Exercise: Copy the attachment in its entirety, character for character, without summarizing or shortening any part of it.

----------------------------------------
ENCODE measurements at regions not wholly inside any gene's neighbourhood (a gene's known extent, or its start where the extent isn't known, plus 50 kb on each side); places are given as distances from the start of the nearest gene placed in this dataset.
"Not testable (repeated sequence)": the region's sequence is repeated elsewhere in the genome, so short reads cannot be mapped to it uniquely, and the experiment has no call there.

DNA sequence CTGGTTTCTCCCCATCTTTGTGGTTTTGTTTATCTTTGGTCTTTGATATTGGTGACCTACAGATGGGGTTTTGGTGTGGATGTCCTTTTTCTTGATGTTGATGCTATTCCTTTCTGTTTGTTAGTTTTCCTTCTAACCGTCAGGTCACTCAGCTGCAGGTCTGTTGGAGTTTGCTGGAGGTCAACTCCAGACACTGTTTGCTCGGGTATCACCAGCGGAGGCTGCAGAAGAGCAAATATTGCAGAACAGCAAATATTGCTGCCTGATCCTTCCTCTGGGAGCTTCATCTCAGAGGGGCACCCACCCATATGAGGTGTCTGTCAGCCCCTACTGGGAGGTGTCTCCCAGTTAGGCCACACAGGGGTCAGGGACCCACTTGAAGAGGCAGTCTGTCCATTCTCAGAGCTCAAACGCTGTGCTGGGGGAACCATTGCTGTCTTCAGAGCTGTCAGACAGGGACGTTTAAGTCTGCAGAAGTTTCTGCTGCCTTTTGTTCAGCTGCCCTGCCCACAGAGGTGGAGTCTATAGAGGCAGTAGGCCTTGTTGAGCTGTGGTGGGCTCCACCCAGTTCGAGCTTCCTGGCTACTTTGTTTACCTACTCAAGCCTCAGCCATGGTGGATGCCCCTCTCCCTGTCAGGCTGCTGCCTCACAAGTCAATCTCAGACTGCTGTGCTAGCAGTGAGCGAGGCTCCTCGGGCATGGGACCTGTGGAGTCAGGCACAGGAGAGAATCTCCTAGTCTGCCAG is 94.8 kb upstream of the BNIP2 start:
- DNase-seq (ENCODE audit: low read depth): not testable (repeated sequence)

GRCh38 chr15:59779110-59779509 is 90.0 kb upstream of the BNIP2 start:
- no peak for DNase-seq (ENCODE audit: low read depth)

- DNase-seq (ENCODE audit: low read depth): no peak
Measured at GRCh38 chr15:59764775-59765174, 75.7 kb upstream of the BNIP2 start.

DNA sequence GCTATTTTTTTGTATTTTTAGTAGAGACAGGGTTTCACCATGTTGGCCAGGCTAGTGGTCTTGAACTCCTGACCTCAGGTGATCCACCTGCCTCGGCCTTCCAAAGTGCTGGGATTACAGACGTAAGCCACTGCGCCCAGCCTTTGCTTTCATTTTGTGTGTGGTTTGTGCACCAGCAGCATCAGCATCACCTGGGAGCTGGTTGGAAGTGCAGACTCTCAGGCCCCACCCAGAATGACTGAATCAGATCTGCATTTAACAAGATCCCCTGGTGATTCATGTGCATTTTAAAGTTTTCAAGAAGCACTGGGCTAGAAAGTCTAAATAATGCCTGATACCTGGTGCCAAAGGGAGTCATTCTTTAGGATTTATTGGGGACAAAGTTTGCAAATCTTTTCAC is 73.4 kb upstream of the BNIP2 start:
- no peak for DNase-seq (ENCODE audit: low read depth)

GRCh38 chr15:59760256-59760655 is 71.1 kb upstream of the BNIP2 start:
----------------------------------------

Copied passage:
ENCODE measurements at regions not wholly inside any gene's neighbourhood (a gene's known extent, or its start where the extent isn't known, plus 50 kb on each side); places are given as distances from the start of the nearest gene placed in this dataset.
"Not testable (repeated sequence)": the region's sequence is repeated elsewhere in the genome, so short reads cannot be mapped to it uniquely, and the experiment has no call there.

DNA sequence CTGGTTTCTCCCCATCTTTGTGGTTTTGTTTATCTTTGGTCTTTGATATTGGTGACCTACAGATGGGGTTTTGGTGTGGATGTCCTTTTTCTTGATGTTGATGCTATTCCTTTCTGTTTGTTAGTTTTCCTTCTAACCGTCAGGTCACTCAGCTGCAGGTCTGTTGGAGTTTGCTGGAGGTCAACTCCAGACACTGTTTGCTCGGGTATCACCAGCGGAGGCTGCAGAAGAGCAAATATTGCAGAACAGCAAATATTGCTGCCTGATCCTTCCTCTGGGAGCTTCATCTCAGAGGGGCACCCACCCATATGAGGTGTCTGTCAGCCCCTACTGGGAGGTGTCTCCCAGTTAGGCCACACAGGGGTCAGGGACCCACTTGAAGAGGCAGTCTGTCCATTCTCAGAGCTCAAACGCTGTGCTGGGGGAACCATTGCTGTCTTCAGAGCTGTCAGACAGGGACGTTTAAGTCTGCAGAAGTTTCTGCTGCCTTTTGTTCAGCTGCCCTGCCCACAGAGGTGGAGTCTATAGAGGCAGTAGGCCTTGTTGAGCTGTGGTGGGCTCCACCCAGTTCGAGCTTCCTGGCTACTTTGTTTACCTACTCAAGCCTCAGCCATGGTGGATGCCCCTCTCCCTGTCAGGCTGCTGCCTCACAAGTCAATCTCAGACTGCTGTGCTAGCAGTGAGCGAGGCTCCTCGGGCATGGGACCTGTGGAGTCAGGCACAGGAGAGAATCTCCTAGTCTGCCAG is 94.8 kb upstream of the BNIP2 start:
- DNase-seq (ENCODE audit: low read depth): not testable (repeated sequence)

GRCh38 chr15:59779110-59779509 is 90.0 kb upstream of the BNIP2 start:
- no peak for DNase-seq (ENCODE audit: low read depth)

- DNase-seq (ENCODE audit: low read depth): no peak
Measured at GRCh38 chr15:59764775-59765174, 75.7 kb upstream of the BNIP2 start.

DNA sequence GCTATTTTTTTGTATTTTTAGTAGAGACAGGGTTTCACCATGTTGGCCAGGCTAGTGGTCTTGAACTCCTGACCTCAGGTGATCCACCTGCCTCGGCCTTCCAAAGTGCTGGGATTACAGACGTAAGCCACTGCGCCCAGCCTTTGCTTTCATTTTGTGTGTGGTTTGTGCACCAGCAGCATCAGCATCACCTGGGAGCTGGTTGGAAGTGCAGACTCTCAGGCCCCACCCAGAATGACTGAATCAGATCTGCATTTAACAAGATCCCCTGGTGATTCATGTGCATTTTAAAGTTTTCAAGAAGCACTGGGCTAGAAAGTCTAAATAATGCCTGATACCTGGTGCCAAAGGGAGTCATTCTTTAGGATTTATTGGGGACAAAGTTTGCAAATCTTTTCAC is 73.4 kb upstream of the BNIP2 start:
- no peak for DNase-seq (ENCODE audit: low read depth)

GRCh38 chr15:59760256-59760655 is 71.1 kb upstream of the BNIP2 start: